4 Big Thank Yous and 7 Questions I’ve Always Wanted to Ask Another Knitter

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In the last few weeks I’ve been very privileged to be nominated for two blogging awards:

One Lovely Blog 

Nominated by Crafts by the Sea.

Sunshine Blogger

Nominated by Curls & Q and The Sweaty Knitter.

In addition, I received a surprise reward from Agujas for being her 100th follower. She sent me a scarf kit from Habu Textiles. One cone is a very fine merino (red). The other cone holds a very interesting silk and stainless steel yarn. The idea is to knit the scarf in several sections, sometimes with one yarn, sometimes with the other, and sometime with both.Then you felt it. Of course, stainless steel doesn’t tend to cooperate with felting, so you get a scarf with a really fascinating crumpled look. Like a scarf buried for years in the back of your coat closet, only fashionable and artistic. Trust me.

Stanley posing with my gift from Agujas. You’re making me do this again, Mom?

See, isn’t this neat looking? I love the pre-planned rumpled look. It goes so well with the rest of my wardrobe. Kusha Kusha Scarf by Setsuko Torii (鳥居節子) as seen on Ravelry.

All of this attention and luck makes me feel very happy. I love writing a blog that others enjoy reading. And I’m delighted to be Agujas’ 100th follower. She has a wonderful blog and I’m sure she’ll soon have more followers than she knows what to do with.

I also have some obligations to fulfill as recipient of these two awards. Rather than write separate posts, I’m going to combine it all into one. I’ve noticed that there is a lot of variety in how different bloggers have responded to these awards in the past. There doesn’t seem to be a specific formula to follow or even a consistent set of questions to answer. So I feel free to make it up as I go along.

One Lovely Sunshine Blog

1) Link back to blogger who nominated you and say thank you 

Thank you, once again, to Curls & Q, Crafts by the Sea, and The Sweaty Knitter. A blessing upon you all:

May all things curl that you wish to curl.

May the sea inspire you with its crashing might and not deposit salt upon your hand knits.

And may the wool maketh not your hands to perspire at inconvenient moments.

2) Paste the award image on your blog 

Done

3) Answer 7 questions about yourself

Instead of doing this, I think I’m going to pose questions to other knitters. Things I’ve always wanted to know but was afraid to ask.

  • Do you hold on to horrible yarn from your early knitting days because you’re convinced that it hates you as much as you hate it…and it’s good to keep your enemies close?
  • What do you do when you give someone a lovely hand-made gift that they don’t like or don’t use? Is covert reclamation allowed?
  • When your mother in law gives you a large bag full of cotton yarn to make dish cloths out of, how much obligation do you have to start popping them out? Is the obligation greater if you have not given her grandchildren?
  • Are shawls really fashionable these days, or is that a delusion I’ve fostered to deny that I dress like a Jane Austen reenacter?
  • Does my knitting really make the whole couch vibrate?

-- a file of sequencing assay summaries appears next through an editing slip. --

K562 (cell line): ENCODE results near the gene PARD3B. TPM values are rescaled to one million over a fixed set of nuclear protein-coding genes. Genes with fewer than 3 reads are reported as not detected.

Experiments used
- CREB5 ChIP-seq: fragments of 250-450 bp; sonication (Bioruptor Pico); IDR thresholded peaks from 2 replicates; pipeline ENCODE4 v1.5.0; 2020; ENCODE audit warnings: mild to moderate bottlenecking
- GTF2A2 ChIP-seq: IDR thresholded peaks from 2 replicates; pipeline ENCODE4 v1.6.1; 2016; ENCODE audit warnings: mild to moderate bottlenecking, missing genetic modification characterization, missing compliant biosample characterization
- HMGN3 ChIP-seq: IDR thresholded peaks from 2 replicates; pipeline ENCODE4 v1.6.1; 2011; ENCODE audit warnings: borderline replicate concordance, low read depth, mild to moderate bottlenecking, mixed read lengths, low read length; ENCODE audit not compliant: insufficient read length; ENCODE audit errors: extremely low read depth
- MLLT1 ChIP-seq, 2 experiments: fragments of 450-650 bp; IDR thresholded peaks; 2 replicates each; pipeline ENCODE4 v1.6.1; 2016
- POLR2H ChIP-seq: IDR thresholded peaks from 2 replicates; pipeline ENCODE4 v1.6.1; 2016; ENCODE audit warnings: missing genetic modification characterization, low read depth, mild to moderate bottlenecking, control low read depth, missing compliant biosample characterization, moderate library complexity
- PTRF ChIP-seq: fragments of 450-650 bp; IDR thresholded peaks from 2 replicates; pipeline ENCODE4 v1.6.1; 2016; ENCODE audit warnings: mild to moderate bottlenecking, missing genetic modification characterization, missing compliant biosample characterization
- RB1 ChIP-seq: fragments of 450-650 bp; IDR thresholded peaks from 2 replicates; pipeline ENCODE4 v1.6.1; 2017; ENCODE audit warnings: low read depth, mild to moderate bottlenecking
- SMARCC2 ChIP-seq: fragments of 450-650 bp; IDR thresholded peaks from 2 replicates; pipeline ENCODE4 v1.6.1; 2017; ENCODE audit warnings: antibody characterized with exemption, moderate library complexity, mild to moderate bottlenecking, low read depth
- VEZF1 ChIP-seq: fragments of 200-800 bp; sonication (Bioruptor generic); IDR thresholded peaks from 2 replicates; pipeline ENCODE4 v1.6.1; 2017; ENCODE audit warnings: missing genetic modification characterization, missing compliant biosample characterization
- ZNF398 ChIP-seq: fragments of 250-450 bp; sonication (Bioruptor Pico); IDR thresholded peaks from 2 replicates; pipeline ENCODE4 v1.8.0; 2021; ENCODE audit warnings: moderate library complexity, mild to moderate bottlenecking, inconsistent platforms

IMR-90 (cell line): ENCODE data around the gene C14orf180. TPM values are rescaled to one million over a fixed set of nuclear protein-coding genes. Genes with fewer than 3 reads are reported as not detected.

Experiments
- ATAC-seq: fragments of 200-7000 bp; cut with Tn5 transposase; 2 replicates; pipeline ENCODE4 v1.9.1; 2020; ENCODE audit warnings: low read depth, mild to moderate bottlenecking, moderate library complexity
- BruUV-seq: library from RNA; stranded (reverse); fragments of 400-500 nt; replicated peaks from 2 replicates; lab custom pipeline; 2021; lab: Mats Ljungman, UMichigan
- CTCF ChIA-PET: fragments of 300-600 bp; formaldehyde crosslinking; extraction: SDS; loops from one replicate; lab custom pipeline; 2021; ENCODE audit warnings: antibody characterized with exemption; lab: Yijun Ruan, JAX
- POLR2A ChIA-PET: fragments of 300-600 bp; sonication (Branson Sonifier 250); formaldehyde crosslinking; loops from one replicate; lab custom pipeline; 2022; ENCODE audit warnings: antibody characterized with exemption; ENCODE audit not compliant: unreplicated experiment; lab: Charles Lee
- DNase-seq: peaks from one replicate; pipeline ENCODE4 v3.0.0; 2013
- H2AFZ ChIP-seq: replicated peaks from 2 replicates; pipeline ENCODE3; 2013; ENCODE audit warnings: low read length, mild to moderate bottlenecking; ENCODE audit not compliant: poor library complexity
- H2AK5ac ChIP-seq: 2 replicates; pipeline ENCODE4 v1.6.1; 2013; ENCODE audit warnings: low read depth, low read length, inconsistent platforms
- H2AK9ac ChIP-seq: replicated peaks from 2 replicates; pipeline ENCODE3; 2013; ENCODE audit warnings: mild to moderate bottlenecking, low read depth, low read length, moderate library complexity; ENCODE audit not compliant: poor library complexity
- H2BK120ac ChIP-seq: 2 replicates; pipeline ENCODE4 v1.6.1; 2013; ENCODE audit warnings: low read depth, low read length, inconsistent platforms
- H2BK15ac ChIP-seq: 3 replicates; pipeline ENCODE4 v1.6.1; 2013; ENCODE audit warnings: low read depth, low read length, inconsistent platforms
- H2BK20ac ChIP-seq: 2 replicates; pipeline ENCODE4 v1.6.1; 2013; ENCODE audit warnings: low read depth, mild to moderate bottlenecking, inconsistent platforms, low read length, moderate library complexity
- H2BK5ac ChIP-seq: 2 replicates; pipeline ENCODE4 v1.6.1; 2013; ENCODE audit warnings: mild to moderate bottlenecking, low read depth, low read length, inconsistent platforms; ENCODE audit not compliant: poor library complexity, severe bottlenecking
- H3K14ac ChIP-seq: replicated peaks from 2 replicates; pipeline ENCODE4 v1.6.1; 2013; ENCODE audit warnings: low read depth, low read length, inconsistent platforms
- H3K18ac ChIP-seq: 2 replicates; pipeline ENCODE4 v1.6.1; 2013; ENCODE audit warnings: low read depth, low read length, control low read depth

• What would you do with all the spare time you would have if you didn’t knit? Would you be thinner?
  • Do you think sheep would find it creepy that I spend so much time petting yarn?

4) Nominate other blogs for this award and notify the authors about their nomination

In no particular order, here are a few other bloggers I would like to nominate for the One Lovely Sunshine Blog Award(s).  I’ve nominated these bloggers because I’ve had some recent, very positive interactions with them online. They are active and talented crafters and writers. I admire what they do.  


Feel Good Knitting

ReWOLLuzza

The Magpie Knitter

G-Ma Ellen’s Crochet Corner

Weekend Knitter

10 thoughts on “4 Big Thank Yous and 7 Questions I’ve Always Wanted to Ask Another Knitter

  1. You always make me laugh! 😎 I want to know the consensus on “covert reclamation” since I’ve made quite a few items for one sister who never wears them! Also, purchased fabric especially for her in Japan, made her a purse, and just saw the item getting dirty in her garage. 😎

  2. You can totally get rid of that horrible yarn. Actually some people use colorful but not fancy yarn to make yarn hair for dolls or for school projects. Donate it – someone will use it. Congratulations on your well-deserved awards. And glad you liked the kit. : )

  3. I have horrible yarn which I purchased very early in my knitting days.
    On the label it said ‘you need 8 balls to knit this cardigan pattern on the label’. I thought that it couldn’t be too hard to knit a cardigan if the instructions fitted on a ball band so hey- why not?

    Little did I know that it was a link to a website where you could download a pattern, full of acronyms and things I had never seen before.
    And the yarn was horrible splitty stuff which I still can’t get to work for me.
    So I have worked my way through 5 balls of the stuff and it’s been made into various scarves, and test objects. But I still hold onto it even though I have planned for balloons to fall from the ceiling when I finally use the last of it.

    The rest of the questions might just make their way into a blog post.

    • caityrosey

      I haven’t knitted with it yet. I’m not sure how high the steel content is but it must be on the low end otherwise you would injure yourself trying to l it with it.

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